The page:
I'm sure my friends in the US will enjoy their gift of hops from Pas-de-Calais even more now that she wrote poison on every single side.

"Product for cleaning the oven. Caution!!! Don't use in an oven that cleans itself. Use the self-cleaning setting when the oven is already hot!"

"Products for washing curtains!!! Where are they?? Call the police! Someone stole them!"

 (I refuse to put up curtains in the living room because I need all the light I can get in the winter. If the people across from us want to stare at me on the couch I really don't care.)

"Well, where is the candy? That's ok, I'm going to eat some of the chocolate. Kisses."

"Dish towels and hand towels. Kisses!! And some old rags!!!"

"Here, Maza told me that her dad and mom should buy her a scratching post, a big one (?!). She will surely tell you about it."

"Put this in the box of cleaning products when it is dry. Thanks."

"These two small towels I used for cleaning. Let them dry before putting them in the laundry basket. Thanks."

" I bought these rolls to put them on the glass door between the bedroom and the hallway, but I didn't have a ruler to trace with. I'm leaving you the work to do! These are removable and can be repositioned. You have to clean the glass before you install them then leave the glass a little wet for them to adhere. Good luck!!! Warning there are two sizes. One for the top and the other for the bottom."

"I started to replace the felt on the bottom of the chair legs where it was missing but I didn't finish. I asked Patrick to bring these from our house. We have too much of it. A little work for you! Kisses! I didn't put the chairs back around the table so Maza wouldn't be able to get on it. She likes to sit on the chair in front of the window."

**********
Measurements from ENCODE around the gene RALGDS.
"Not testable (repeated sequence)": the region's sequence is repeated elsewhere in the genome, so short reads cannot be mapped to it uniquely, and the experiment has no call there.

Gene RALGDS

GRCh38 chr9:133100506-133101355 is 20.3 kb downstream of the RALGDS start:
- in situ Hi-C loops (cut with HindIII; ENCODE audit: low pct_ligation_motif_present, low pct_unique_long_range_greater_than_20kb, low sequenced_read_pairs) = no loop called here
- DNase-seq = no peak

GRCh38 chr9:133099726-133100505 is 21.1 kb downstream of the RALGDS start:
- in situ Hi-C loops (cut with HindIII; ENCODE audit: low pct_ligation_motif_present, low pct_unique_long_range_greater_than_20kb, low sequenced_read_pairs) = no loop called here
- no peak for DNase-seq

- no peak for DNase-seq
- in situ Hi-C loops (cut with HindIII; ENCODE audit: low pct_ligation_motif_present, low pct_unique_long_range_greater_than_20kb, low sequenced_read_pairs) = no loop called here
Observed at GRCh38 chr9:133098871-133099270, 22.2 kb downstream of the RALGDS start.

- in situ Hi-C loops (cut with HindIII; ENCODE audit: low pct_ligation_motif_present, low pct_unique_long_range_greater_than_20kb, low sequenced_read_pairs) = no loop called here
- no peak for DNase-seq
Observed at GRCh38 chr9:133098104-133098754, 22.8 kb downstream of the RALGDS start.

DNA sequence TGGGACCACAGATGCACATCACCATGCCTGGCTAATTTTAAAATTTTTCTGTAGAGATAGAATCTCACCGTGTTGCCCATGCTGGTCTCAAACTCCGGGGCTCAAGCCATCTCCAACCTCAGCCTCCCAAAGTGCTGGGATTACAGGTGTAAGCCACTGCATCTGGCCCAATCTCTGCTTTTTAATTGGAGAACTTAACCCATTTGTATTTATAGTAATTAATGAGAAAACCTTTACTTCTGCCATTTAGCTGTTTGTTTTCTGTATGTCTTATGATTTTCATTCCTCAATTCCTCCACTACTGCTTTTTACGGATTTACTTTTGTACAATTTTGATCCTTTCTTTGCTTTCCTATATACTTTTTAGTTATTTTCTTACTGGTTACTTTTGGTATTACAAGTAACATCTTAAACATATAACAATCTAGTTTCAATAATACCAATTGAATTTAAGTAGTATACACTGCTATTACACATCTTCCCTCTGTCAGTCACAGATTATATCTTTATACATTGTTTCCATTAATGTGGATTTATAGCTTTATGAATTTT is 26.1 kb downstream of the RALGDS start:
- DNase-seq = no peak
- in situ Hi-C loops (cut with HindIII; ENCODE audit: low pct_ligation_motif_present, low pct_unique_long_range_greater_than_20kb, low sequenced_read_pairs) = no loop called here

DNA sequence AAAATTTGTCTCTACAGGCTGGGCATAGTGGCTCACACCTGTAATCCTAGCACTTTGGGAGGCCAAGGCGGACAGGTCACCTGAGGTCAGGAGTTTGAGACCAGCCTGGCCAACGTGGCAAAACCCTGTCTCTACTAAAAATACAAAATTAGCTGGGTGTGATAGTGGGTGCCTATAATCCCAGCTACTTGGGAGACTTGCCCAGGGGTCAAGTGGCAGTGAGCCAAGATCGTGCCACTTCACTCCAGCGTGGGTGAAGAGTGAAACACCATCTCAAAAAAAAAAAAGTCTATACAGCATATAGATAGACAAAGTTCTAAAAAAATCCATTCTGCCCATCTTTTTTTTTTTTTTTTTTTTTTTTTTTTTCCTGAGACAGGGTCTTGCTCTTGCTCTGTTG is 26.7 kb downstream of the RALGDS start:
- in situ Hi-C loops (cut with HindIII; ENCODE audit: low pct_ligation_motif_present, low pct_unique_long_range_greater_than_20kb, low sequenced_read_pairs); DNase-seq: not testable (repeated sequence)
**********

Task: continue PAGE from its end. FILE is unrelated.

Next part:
She was not a big fan of the Brita water pitcher and left about five bottles of Evian behind. Did you ever notice that Evian backwards spells naive?


"Sorry, some stuff fell behind the washing machine!!! Kisses."

"Beware! Do not leave wet laundry in the laundry basket because it can rust the metal part and the rust can only be removed with a specific product "Rubrigine". Naughty children!"

"These are for well behaved children. But very, very well behaved. The red is for Emilie, the purple is for David. Don't fight over them!!!"

 "I'm sorry but while I was rearranging the books and talking on the phone with Raymonde I dropped a pile of books including your wedding album! It got damaged. For now I'm leaving it with you but I will replace it with mine the next time that we see each other. I'm really sorry kids!!! And I did not have the time to clean the front shelves and back shelves. It was too hot, I was too tired, and my back ached. I will do it next time!".

There wasn't a post it note on this box, but I'm pretty sure she looked inside and found the weed that accidentally got packed in our boat shipment five years ago.

"Products for the dishwasher. Sniff. There is no dishwasher."

If you want room in front push from the bottom and make sure nothing falls behind!!! Kisses."

If you want more room on one side or the other push the dvds from the bottom to make room, but make sure that the ones on the other side don't fall."

"Big kisses to the Parisians!!! See you soon."

My father in law and his girlfriend merely mailed me a card. He sends kisses from their dog Fifi also.

My mother in law did leave candy though.

And I'll never complain about arriving home to champagne chilling in the fridge. Especially after Air France lost my luggage for the second time this year.